above (below, actually!) about the anecdote which sparked her thinking around this subject, at a dinner with Helen Garner and other friends, mostly writers. Stravinsky's Lunch is a biography of two Australian women artists, but it is also a mediation on the clashes between the demands of any creative practice, love, family and the world that women artists experience particularly acutely. (Rachel Power's The Divided Heart is another excellent book on this topic.)
Naturally this is a subject close to my own heart, as I try daily to juggle writing with the multiple needs of family, domestic responsibilities and self-care. The two artists Modjeska writes about, Stella Bowen and Grace Cossington Smith, took very different approaches to the compromises and conflicts they both endured for their art. Bowen left Australia to pursue her artistic studies, but ended up sacrificing her own work for many years after falling in love with the much older writer, Ford Madox Ford, who was supportive of her work (up to a point) but took it for granted that his writing should come first, barely conscious that a quiet house, regular food, and the pleasures of domestic comfort (including children) require work by someone (not him). Eventually they separated and she enjoyed late success as a war artist, but she died relatively young and under-appreciated.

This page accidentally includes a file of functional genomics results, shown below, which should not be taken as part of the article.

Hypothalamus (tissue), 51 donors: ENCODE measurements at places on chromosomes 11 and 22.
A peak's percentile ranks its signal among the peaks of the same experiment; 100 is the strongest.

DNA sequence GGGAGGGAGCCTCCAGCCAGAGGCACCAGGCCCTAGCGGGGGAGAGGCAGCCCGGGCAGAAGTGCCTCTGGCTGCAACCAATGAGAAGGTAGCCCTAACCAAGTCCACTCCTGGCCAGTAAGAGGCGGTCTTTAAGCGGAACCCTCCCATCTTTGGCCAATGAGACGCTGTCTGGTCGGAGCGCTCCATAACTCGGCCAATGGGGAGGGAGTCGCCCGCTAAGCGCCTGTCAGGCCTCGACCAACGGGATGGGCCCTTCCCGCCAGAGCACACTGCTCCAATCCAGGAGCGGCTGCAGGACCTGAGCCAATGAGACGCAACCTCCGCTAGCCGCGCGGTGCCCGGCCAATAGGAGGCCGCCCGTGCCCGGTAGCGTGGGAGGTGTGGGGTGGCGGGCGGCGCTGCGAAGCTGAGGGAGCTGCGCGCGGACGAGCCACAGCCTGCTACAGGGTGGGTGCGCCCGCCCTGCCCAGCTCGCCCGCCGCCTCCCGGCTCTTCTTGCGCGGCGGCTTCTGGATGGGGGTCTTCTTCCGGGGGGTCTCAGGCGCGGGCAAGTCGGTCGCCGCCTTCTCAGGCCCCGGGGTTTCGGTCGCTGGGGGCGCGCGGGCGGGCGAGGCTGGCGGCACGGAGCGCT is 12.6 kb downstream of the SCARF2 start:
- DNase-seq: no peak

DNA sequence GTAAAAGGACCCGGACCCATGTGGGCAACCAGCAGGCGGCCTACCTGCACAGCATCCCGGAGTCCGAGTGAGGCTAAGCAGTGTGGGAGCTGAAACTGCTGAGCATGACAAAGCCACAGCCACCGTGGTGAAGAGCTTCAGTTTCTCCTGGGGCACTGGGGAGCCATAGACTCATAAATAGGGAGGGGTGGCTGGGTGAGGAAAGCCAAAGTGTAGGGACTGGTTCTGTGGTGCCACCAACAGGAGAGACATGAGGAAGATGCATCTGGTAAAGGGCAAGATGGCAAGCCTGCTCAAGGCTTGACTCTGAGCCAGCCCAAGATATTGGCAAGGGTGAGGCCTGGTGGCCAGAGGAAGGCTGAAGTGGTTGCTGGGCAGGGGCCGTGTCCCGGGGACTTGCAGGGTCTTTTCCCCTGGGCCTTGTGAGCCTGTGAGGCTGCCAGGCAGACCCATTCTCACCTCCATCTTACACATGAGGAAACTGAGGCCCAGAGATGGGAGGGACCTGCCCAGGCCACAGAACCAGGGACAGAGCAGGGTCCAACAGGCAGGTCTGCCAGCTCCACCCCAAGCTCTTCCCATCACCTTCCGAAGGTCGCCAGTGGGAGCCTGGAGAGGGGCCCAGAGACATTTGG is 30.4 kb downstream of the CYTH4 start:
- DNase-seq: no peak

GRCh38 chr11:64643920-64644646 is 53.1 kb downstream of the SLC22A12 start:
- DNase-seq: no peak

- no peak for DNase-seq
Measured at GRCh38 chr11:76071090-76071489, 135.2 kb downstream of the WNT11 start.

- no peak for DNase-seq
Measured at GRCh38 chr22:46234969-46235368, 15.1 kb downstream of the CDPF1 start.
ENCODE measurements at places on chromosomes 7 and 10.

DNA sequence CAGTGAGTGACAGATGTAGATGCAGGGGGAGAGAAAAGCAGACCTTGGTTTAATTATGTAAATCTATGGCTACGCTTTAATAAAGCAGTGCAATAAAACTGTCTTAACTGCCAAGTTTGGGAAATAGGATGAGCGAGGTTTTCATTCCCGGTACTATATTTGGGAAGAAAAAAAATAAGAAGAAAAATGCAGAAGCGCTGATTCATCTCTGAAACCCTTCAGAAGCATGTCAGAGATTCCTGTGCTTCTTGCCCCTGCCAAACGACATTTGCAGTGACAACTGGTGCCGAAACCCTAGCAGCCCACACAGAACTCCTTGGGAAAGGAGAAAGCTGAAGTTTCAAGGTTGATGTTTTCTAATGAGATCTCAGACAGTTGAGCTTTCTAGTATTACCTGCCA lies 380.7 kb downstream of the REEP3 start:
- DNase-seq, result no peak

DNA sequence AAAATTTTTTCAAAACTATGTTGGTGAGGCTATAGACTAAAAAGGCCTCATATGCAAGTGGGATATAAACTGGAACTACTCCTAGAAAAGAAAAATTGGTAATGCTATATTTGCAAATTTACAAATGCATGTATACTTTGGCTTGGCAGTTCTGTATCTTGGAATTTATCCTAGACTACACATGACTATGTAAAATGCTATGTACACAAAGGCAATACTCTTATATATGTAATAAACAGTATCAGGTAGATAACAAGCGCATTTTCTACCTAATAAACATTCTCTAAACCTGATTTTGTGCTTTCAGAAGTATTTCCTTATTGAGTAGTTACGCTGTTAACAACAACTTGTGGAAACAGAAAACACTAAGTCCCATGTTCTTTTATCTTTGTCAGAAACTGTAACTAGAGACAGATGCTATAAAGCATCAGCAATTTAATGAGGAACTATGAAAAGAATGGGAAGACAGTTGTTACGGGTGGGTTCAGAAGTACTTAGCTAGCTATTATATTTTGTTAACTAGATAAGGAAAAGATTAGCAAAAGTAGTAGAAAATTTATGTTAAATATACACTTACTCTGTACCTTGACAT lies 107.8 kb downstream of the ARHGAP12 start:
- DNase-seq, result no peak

Grace Cossington Smith never married, and in fact, never left her parents' home. Her middle class family supported her financially through the ups and down of artistic recognition, though again she didn't receive the accolades she deserved until late in her long life. Cossington Smith doggedly followed her instincts, painting mostly in isolation and suffering the derision of male critics, and eventually amassed an incredible body of work. But again, her independence was bought at a cost -- in this case, her sister Madge, who kept house and cared for their ageing parents, and then for Grace herself. Modjeska is careful to acknowledge Madge's presence and sacrifice which made Grace's achievements possible.
Annabel Crabb's The Wife Drought makes the same point -- any individual who wants to combine a demanding career (in any field) and a fulfilling personal life (family, children, love) needs a WIFE to do the endless, tedious, draining, time-devouring work behind the scenes. Or a Madge, or a faithful servant, or a partner who is willing to sacrifice a bit of their own time or success or leisure to share the load. Only some us are lucky enough to score one of those.